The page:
Abstract
This study evaluated the response of bitches with both open-cervix and closed-cervix
pyometra to treatment with a combination of cabergoline and prostaglandin. Twenty-two
bitches were recruited to the study, of which 21 successfully responded to the medical
treatment regime. Of these, 11 bitches were subsequently mated and 7 became pregnant
and delivered normal litters, although the number of pups was smaller than the average for
the breed. Two unmated bitches had a recurrence of pyometra after the subsequent oestrus.
Materials and methods
Twenty-two bitches with ultrasonographically diagnosed spontaneous pyometra were treated
with a combination of cabergoline (5 mcg/kg/day), c1oprostenol (5 mcg/kg every third day)
combined with the twice-daily administration of potentiated sulphonamide. Bitches were
examined on alternate days and a number of assessments were made including clinical
examination, haematology, biochemistry, plasma progesterone concentration and ultrasound
examination of the reproductive tract.
Results
Nineteen of the bitches were successfully managed by a to-day treatment period. Two
bitches required a further three days of treatment and in one bitch with a partial uterine
torsion the treatment was not successful and an ovariohysterectomy was performed.
Bitches with both open and closed-cervix pyometra showed a rapid clinical improvement
associated with a reduction in plasma progesterone concentration, increased vulval
discharge and a reduction in the uterine diameter. For the 21 bitches that were successfully
treated, haematological and biochemical profiles were normal within six and nine days of
treatment respectively.
Adverse effects of treatment were transient, limited to the 45 minutes immediately after
prostaglandin administration, and included retching, vomiting, mild abdominal straining,
diarrhoea and panting. The incidence of adverse effects was reduced with each subsequent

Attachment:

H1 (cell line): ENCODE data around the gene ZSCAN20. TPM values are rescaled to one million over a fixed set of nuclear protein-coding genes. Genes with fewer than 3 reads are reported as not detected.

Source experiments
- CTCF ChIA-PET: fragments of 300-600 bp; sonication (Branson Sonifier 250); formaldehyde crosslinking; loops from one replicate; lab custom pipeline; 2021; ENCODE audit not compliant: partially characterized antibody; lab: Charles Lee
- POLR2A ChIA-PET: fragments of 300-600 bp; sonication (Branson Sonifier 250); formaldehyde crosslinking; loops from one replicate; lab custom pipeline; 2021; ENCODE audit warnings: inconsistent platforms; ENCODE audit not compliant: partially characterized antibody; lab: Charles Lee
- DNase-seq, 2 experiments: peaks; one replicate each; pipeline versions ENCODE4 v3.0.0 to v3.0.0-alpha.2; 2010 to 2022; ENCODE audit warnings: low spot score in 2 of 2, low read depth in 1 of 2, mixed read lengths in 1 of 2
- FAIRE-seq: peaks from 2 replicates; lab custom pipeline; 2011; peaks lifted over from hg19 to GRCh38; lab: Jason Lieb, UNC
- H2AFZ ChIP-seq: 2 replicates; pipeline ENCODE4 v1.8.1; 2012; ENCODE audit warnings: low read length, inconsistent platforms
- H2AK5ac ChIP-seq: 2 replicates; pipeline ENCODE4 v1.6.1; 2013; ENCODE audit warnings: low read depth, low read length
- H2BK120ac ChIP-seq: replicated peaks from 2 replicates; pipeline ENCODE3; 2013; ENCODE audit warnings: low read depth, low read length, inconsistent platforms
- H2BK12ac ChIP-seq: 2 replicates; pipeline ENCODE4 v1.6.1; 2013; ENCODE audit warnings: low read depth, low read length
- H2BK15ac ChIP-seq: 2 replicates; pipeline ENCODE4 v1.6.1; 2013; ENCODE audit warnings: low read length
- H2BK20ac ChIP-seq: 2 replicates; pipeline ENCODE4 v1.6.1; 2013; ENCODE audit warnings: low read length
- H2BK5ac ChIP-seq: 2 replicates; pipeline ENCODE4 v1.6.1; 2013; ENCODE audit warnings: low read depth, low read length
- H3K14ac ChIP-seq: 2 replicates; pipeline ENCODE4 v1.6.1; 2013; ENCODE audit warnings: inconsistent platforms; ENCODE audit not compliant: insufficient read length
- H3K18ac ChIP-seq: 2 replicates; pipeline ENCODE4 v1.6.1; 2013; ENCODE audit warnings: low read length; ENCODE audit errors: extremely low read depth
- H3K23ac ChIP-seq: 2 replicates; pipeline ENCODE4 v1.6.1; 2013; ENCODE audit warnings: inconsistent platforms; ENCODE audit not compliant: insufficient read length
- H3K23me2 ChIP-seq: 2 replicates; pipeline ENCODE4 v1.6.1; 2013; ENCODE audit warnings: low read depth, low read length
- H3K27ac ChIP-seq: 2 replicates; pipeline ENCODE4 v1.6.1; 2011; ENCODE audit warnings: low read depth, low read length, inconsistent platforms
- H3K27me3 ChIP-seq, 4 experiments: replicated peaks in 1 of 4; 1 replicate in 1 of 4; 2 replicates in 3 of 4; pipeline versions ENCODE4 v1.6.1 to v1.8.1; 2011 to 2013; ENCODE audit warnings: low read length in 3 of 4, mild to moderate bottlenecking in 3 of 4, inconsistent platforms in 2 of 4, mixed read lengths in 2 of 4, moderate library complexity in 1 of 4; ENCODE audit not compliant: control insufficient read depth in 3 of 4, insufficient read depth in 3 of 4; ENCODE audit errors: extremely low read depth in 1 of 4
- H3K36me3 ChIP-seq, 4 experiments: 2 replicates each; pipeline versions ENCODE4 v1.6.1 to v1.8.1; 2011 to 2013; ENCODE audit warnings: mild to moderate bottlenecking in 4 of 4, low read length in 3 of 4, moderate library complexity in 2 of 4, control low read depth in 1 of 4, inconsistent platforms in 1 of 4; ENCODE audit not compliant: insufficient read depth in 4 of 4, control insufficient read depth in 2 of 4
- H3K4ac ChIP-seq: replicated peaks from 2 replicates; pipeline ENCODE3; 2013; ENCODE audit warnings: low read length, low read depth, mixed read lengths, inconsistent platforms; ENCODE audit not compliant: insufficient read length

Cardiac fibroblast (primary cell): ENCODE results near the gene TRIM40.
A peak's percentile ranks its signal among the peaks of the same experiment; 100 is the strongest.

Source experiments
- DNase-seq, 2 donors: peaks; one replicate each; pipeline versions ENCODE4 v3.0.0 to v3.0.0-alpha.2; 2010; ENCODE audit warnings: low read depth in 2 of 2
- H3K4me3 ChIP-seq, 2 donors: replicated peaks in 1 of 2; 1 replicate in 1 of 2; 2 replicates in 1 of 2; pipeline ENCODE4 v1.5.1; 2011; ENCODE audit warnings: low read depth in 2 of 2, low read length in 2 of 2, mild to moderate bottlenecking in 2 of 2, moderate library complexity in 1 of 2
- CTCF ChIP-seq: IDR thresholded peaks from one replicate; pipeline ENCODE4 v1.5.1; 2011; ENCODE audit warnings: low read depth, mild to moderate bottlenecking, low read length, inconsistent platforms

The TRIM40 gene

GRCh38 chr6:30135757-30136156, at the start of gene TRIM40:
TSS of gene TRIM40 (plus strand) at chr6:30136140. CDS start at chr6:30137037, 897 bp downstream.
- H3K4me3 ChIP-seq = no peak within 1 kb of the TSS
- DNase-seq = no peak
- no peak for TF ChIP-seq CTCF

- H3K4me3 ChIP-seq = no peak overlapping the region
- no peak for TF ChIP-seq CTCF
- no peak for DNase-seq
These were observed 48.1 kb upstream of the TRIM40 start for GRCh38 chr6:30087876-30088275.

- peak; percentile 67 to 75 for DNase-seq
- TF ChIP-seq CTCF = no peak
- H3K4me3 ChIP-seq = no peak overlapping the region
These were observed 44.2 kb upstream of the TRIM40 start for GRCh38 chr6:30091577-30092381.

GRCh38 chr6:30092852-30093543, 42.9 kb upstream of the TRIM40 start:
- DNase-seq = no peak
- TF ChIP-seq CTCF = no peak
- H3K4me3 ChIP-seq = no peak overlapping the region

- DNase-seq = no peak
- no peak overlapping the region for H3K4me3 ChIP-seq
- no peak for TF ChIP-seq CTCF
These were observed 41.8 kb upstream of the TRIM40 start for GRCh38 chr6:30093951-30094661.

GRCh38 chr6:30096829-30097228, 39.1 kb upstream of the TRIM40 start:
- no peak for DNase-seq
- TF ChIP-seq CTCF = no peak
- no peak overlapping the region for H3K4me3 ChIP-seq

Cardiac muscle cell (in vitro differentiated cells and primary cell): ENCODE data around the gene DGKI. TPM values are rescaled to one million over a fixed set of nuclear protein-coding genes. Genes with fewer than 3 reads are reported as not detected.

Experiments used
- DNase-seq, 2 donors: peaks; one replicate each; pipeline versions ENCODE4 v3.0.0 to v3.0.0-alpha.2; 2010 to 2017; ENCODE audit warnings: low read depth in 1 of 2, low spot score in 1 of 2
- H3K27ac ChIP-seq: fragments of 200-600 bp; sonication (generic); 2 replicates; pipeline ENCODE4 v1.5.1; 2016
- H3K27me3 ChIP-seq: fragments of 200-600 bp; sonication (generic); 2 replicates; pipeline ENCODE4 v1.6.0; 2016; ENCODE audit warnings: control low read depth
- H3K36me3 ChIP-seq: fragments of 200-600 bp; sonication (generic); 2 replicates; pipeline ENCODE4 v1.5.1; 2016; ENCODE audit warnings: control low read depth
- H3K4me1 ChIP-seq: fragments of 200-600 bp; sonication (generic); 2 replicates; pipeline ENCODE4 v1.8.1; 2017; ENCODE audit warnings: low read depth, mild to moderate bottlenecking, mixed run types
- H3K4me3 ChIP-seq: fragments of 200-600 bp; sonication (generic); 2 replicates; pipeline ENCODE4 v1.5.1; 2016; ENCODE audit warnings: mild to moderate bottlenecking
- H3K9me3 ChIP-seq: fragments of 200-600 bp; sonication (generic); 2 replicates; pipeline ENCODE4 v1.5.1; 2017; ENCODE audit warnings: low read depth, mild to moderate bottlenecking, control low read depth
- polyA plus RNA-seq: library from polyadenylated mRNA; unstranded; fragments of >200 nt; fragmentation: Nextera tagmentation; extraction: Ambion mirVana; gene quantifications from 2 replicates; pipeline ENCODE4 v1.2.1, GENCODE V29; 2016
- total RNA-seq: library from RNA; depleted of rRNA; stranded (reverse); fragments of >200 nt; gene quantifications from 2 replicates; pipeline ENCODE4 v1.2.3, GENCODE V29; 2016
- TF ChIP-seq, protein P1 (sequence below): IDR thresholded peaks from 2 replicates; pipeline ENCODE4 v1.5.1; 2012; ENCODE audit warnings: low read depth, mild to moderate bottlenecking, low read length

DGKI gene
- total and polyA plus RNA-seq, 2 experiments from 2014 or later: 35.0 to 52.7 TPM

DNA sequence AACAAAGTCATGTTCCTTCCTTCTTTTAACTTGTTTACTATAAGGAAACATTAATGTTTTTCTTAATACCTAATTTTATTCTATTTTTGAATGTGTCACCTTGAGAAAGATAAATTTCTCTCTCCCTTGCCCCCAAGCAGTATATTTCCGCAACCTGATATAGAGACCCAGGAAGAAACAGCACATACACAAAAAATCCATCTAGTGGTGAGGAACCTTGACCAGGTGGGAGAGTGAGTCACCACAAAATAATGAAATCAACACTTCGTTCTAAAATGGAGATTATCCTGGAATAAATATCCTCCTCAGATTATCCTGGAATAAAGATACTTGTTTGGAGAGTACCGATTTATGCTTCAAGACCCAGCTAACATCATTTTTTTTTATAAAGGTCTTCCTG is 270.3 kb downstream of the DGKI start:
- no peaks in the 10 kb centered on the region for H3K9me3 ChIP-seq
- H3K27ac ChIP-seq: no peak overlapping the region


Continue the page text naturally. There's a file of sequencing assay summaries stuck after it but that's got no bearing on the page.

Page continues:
dose of prostaglandin.
Eleven of the 21 successfully treated bitches were mated at the subsequent oestrus and
seven became pregnant. The litter size was smaller than published breed averages. Two
unmated bitches had a recurrence of the pyometra following the subsequent oestrus.
277
Conclusion
This study demonstrates the possibility of managing spontaneous pyometra using a
combination of a prolactin antagonist with prostaglandin, either for patient stabilisation prior
to surgery or for the potential maintenance of breeding capacity.
278
Abstracts
Short Communications abstracts (in order of presentation)
Treatment of urinary incontinence after spaying with GnRH analogues
1M Reichler, Veterinary Faculty, Zurich, Switzerland
A novel therapeutic approach for the treatment of urinary incontinence: In a retrospective
study the success of treatment with depot preparations of GnRH analogues in 33 bitches
with spaying induced incontinence was evaluated. Before and 8 to 11 weeks after treatment
the plasma gonadotropin levels of these bitches were analyzed. The bitches, which were
continent after treatment, were compared to the remaining dogs. The success of the therapy
was evaluated with reference to possible influencing factors, such as weight, age, duration of
incontinence, changes in the plasma gonadotropin levels or response to the pre-treatment.
The objective of this analysis was to determine the mode of action of depot GnRH on
spaying related incontinence. Bitches that had an inadequate or no response to GnRH were
additionally treated with alpha-adrenergics. Their response to the combined treatment was
compared to what had been reported by the owners during the previous treatment of these
animals with alpha-adrenergics alone. The purpose of this comparison was to determine if
dogs which responded neither to alpha-adrenergics nor to depot GnRH analogues become
continent with a combined therapy.
FSH and LH concentrations were determined with a canine specific LH radioimmunoassay
and a canine specific FSH immunoradiometric assay. The effect of the GnRH-analogue
treatment on the plasma gonadotropin levels was analysed with a paired sign-test. All data,
including duration of continence after GnRH treatment alone, body weight, duration of
incontinence before treatment and age at the time of spaying were recorded as mean values
with a 95% confidence interval. The influence of various factors, such as age at the time of
spaying, duration of incontinence and changes in plasma gonadotropin levels, on the
success of GnRH treatment were analysed by the Mann-Whitney test. Additionally, the
number of bitches, which were continent after GnRH application alone or in combination with